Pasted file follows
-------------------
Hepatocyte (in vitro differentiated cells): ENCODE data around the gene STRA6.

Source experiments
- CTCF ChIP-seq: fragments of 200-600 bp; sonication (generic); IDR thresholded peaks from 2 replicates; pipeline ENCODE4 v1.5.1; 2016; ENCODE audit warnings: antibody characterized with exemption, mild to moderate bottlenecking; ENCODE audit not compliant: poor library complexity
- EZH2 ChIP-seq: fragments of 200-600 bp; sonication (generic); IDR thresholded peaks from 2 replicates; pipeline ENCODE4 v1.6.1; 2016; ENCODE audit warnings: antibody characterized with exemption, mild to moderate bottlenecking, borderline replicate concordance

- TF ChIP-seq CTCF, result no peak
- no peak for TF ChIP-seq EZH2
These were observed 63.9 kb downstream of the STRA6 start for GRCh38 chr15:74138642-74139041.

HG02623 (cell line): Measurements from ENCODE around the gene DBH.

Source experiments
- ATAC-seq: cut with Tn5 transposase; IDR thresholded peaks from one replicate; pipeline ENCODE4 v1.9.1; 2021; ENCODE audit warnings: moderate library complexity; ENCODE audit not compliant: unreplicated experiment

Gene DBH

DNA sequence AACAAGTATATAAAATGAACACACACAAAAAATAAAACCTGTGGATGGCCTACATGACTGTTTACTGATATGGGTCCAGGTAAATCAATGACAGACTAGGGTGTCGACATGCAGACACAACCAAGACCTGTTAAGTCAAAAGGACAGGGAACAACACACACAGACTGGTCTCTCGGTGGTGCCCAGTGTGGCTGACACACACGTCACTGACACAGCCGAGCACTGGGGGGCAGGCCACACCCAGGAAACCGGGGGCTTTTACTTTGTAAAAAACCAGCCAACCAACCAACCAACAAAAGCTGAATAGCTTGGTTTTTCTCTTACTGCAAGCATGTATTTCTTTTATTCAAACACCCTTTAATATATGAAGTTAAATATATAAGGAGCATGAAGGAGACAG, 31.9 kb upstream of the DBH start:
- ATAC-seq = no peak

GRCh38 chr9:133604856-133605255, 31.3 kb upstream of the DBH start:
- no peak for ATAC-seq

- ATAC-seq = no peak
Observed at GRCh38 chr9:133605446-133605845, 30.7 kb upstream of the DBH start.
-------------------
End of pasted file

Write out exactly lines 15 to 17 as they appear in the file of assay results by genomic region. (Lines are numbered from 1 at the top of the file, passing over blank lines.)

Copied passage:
- no peak for ATAC-seq

- ATAC-seq = no peak
Observed at GRCh38 chr9:133605446-133605845, 30.7 kb upstream of the DBH start.